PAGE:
Federal Recovery Funds Are Putting Pennsylvanians To Work
Thousands of people are working in Pennsylvania because of funding from the American Recovery and Reinvestment Act and millions are receiving direct benefits that help put food on their tables and keep their families afloat, Gov. Edward G. Rendell said Friday.
Just six months into the 36- month stimulus initiative, Pennsylvania has nearly 40 percent of the funds that will be available invested or in progress. A U.S. House committee ranks Pennsylvania seventh among states for putting transportation funding to work.
“All together, more than 7,000 people are directly working on transportation and water infrastructure projects now,” Rendell said. “These 7,000 people are earning paychecks and are able to pay their bills, shop in their community and help get this economy revved up.
“That doesn’t count all of the other people working to supply products like concrete, steel and gravel for these projects. The ripple effect of jobs supported by Recovery-funded projects is about 40,000 according to the Council of Economic Advisors,” the governor said, standing with two contractors who said they have hundreds of staff on the payroll this year because of stimulus funding.
“There are thousands of people out there whose lives are directly impacted by stimulus,” said Mark Snyder, president Mid- Atlantic Group, which owns Hummelstown-based Pennsy Supply. “We do transportation projects across the nation and PennDOT should be held up as a national model for the speed and effectiveness of getting stimulus funds moving.”
Michael Hawbaker, executive vice president for materials and transportation at State Collegebased Glenn O. Hawbaker Inc., agreed.
“Without stimulus funding there would be about 200 fewer people working right now,” Hawbaker said. “This is a very positive end to 2009. Much better than we were expecting last year.”
Saturday was the deadline for the first preliminary quarterly reports to the federal government to provide details on how Recovery Act funds are being spent. Pennsylvania will submit 276 separate reports. The reports will be finalized and available from the federal government on Oct. 30, but Pennsylvania made each of the preliminary reports available Monday morning at www.Recovery.pa.gov.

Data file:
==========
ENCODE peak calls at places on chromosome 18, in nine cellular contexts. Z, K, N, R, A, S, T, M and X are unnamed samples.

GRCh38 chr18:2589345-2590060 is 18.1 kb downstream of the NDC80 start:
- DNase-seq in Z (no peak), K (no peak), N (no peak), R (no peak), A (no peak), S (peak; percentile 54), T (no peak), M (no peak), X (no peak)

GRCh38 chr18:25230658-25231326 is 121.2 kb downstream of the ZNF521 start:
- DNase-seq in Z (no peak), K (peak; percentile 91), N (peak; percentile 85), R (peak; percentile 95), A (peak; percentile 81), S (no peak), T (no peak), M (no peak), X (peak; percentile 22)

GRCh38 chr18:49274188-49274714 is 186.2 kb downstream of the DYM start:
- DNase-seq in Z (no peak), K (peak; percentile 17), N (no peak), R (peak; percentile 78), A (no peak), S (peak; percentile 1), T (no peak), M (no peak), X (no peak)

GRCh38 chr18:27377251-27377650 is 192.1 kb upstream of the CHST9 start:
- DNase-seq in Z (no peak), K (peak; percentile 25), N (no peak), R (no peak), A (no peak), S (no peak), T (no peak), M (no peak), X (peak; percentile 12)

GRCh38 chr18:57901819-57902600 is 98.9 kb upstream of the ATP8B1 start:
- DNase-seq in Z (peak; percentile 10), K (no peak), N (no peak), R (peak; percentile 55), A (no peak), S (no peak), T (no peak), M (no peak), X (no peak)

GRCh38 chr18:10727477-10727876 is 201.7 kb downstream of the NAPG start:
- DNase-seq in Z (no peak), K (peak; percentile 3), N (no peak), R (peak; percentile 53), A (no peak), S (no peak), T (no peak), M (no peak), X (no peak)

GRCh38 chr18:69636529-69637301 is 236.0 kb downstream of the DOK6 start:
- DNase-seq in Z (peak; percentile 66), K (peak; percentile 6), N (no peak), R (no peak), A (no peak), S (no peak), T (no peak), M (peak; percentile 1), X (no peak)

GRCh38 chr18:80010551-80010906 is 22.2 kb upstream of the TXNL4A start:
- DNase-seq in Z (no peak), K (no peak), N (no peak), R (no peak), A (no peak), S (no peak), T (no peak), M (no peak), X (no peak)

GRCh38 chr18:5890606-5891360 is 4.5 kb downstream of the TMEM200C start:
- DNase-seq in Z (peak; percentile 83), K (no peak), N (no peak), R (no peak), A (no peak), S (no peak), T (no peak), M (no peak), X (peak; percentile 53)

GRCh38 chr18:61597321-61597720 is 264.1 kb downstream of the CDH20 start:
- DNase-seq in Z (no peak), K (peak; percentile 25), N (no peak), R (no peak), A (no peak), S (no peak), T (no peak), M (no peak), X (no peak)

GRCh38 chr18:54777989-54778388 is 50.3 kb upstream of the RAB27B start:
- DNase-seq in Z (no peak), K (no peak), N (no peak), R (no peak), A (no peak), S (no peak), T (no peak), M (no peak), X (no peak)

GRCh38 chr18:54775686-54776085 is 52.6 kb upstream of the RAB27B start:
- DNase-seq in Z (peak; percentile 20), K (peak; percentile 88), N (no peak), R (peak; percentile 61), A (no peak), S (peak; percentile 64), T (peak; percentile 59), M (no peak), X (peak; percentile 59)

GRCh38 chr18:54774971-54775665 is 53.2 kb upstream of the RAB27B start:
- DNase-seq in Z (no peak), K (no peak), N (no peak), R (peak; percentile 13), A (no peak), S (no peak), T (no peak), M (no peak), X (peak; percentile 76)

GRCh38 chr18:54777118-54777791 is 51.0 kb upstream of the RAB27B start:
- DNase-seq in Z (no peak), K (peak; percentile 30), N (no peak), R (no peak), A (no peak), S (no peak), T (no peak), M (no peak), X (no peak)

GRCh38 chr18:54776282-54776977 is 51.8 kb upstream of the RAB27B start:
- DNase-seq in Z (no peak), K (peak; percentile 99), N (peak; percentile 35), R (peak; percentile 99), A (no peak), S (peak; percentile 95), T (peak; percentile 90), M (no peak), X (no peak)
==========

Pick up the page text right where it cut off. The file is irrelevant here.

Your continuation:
The federal government requires that the jobs be calculated by hours rather than by the number of people working, so that only funding recipients report what the full-time jobs would be as a the number of jobs created or retained.
“That’s a very conservative way to count jobs. Even under those parameters, we will be reporting that sufficient work was generated to employ about 1,000 individuals for a full year,” the governor said. “We know more than 7,000 people are working directly on stimulus projects, some of those workers might be on short-term jobs. So that doesn’t count at the federal level as one job; that counts as one-twelfth of a job.
“We are making terrific progress infusing this money into the economy and when the 256 road and bridge projects funded with stimulus dollars that are already under way are complete, more than 550 miles of roads and more than 400 bridges will be safer for our citizens to travel.
In addition to roads and bridges, Pennsylvania has released grants and loans of $121.9 million to provide clean water and fix wastewater problem that will benefit more than 460,000 households across the state – helping 1.2 million people.
Overall, Pennsylvania expects to receive about $16 billion from the Recovery Act over the next two years. Of the $10 billion in funds that flow directly through the state to be used to help individuals and repair infrastructure, the state has already spent more than $2.3 billion, with another $1.6 billion in the pipeline.
“The positive impact on the economy is unmistakable,” Rendell said. “In fact, the direct investments translate into about $780 per household in this state. That’s a real infusion and there is no question it is having its intended impact.”
For more information about the impact of Recovery Act funds on Pennsylvania, visit: www.Recovery.Pa.gov.